Mr. Mackintosh himself was a life-long abstainer. His mother took him when he was quite a little boy to various temperance meetings, and the impressions made on his young mind were never effaced. Those were the days when the Late W. E. Gladstone was the uncrowned king of England, and to him young England looked as a "saviour and commander to the people." At one of these meetings, after hearing of the havoc wrought by excessive drinking, the boy turned to his mother and asked, "Why doesn't Mr. Gladstone stop it?" Unfortunately, older people ask like questions concerning this and other evils, and often blame statesmen for not performing impossible tasks. But when he grew up he was wiser, and he could not be harsh in his judgments, nor extreme in his views on any subject. His attitude as a leader in the temperance cause was always sane, and like Oliver Twist, he would take all that was offered and then ask "for a little more." Had such wise counsels prevailed in the past much more would have been accomplished.

He was one of the stalwarts of the movement, but his judgment was unfettered by prejudice. Presiding over a large temperance meeting in Halifax, he clearly distinguished between the use of alcohol as a beverage and as a medicine. He had no sympathy with the attitude of mind which led some to say that they would sooner die than take alcohol, and he bluntly told the meeting that in the horrible trenches in France his son's life had been saved by the administration of brandy. This statement aroused much heated controversy, to which he showed supreme indifference. His sanity kept him from all kinds of intemperance, whether of thought or speech, as well as in matters of eating and drinking. Extremists injure every cause they advocate.

A remarkable gathering was held under the presidency of Mr. Mackintosh in connection with the Halifax Band of Hope Union in the Central Flail. The meeting was convened for the purpose of presenting long service diplomas to seventy-seven friends who had been temperance workers for twenty-five years and over. The aggregate number of years of service for the temperance cause, represented by the recipients, was 2,698, and five of them had each a record of half a century or more. Mr. Mackintosh, with characteristic humour, suggested that it was a kind of "Temperance Love-feast."

FTc never took up any public work which did not present an opportunity of doing good to his fellow-men. Everything he did in his public life he regarded as part of his religion. When- ever his special knowledge would be helpful to any organisation, it was always placed unreservedly at the service of the public. To him no meeting was too small, or too trivial, if through it some good might be achieved.

"Nothing in life," said he, "is so small that it can be safely neglected."

When he became a director of the Halifax Equitable Bank and Building Society, he accepted the position because of his gratitude for the help he had received in the past from this and similar institutions. His first small savings of a few shillings a week were made here. He hoped that as a director he might be able to help others in the same way. In this capacity he did much to encourage thrift in families with small means, and to assist them to rise to positions of greater ease and comfort. But these represent only a small portion of his helpful activities; for he was Vice-President of the Young Men's Christian Association; the Business Men's Club; and the Tradesmen's Benevolent Association and a host of others. It is a matter for wonder how he found time to Datronise, and take some part in the business of so many small associations, but he did it nevertheless.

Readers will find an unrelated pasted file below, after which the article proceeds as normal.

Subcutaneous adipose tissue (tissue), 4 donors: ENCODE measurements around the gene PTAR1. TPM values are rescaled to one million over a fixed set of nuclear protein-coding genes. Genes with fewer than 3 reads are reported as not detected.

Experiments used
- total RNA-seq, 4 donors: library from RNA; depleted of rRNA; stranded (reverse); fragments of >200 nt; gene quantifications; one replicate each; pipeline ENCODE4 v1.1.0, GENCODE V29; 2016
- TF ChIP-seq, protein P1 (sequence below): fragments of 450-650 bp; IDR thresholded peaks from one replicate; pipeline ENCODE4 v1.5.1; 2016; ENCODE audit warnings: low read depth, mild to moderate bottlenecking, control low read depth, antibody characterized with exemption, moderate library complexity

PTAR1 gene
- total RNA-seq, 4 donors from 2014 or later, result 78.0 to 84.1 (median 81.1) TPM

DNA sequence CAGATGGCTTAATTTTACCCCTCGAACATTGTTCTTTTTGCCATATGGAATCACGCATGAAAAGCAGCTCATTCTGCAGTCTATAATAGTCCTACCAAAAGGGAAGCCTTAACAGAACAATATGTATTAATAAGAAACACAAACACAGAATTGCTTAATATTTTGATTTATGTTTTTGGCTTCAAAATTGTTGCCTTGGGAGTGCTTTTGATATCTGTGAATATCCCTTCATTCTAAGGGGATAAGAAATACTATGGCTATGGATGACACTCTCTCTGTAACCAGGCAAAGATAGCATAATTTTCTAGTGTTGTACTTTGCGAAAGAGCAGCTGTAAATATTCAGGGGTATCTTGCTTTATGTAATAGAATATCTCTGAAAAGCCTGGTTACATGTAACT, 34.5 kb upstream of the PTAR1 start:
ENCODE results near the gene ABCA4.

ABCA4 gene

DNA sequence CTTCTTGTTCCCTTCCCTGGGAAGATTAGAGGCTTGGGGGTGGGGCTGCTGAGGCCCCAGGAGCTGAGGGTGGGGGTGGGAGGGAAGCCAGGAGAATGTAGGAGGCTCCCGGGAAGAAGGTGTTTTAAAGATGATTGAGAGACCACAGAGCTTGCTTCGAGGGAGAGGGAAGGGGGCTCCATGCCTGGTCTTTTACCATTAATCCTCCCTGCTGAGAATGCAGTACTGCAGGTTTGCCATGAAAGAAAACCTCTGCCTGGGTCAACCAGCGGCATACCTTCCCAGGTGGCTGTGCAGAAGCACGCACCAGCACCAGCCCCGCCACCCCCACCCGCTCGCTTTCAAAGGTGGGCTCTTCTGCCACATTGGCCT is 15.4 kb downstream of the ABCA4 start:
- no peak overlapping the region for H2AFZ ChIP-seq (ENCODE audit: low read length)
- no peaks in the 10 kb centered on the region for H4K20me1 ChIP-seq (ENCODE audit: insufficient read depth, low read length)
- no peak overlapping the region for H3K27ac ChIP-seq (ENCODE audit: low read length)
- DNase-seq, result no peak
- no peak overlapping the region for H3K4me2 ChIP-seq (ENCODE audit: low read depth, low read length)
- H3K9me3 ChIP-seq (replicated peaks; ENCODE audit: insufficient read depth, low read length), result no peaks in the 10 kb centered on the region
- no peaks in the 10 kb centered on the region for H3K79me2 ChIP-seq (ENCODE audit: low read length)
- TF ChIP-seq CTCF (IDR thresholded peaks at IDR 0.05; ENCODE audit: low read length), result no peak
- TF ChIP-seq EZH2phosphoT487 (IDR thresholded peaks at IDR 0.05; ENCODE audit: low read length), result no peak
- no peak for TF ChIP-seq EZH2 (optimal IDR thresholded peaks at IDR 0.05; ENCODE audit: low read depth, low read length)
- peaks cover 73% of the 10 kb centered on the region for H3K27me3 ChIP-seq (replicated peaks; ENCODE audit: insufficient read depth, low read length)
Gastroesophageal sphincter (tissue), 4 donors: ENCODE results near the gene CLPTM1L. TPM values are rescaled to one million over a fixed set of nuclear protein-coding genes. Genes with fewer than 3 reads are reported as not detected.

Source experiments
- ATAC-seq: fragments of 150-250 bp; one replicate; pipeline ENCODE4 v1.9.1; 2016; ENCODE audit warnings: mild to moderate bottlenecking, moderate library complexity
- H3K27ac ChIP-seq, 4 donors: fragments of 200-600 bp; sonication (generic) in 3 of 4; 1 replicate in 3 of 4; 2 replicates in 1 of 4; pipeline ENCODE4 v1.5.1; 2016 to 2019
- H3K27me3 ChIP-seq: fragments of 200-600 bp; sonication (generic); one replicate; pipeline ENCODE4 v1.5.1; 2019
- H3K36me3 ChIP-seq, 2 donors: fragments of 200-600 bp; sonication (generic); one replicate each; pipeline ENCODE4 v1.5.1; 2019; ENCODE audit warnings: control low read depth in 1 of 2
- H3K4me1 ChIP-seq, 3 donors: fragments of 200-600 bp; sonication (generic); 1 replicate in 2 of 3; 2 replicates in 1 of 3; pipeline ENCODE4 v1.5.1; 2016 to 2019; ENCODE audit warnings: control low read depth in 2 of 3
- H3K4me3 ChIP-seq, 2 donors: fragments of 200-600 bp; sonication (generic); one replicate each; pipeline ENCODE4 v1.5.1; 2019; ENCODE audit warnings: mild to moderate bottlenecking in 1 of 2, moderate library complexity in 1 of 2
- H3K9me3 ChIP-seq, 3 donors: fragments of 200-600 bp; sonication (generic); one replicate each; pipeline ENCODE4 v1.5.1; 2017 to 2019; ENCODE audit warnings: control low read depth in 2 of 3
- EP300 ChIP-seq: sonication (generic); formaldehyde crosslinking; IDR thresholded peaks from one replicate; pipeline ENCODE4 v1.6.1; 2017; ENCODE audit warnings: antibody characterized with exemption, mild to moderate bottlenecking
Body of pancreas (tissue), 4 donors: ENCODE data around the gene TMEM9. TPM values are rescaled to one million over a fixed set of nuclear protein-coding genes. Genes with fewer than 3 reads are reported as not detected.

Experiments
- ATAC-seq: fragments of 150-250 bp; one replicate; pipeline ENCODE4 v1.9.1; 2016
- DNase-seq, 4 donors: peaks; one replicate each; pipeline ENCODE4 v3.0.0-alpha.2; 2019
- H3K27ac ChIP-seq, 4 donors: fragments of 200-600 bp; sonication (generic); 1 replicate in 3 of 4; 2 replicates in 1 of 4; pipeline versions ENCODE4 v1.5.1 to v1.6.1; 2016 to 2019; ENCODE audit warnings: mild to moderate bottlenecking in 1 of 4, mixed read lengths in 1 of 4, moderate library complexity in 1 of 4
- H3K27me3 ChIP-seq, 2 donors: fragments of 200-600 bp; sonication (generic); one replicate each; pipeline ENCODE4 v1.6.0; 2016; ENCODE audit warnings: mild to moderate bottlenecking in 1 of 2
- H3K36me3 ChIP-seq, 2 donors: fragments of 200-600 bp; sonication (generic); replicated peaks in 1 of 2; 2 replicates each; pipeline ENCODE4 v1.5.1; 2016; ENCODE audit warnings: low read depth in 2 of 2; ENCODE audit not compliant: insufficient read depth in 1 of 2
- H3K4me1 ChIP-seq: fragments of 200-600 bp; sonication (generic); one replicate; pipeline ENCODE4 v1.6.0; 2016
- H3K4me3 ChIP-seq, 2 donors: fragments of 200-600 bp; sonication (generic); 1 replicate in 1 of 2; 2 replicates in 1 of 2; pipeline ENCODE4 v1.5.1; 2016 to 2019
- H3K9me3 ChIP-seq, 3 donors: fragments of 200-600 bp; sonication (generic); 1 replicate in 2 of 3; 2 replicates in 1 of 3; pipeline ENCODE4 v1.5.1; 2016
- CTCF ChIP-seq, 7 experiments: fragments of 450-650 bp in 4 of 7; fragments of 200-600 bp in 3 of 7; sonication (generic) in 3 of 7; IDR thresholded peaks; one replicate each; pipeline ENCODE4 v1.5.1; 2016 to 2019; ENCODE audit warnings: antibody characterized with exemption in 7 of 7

He became a trustee of the Ex-service Men's Association, and he showed a strong interest in the men Who had fought, and who were in danger of being forgotten when the glamour ol the fighting had passed away. Many others apparently considered that with the cessation of hostilities their responsibility ended for the men who had given up home and business for their country's sake, and in some instances had lost both. As a vice-president of the Y.M.C.A. he came into close contact with the soldiers on leave, and with those who were on duty at home. In the dark days when he knew, as thousands of other parents in the British Empire knew of their sons, simply that he was reported "wounded and missing," his courage and trust in God never failed. He went his way easing his own hurt by cheering other poor souls who suffered a like sad anxiety. Throughout the entire period he made enquiries for the sons of other distressed parents as well as for his own son. Many a sorrowing wife and mother who received his kindly sympathy and assistance in those awful times thanked God for sending John Mackintosh to bring a ray of hope and comfort into their darkened homes. So many were the demands made upon him for information that he had a circular letter printed giving directions to parents of missing soldiers, and teaching them how to make enquiries through the proper official channels.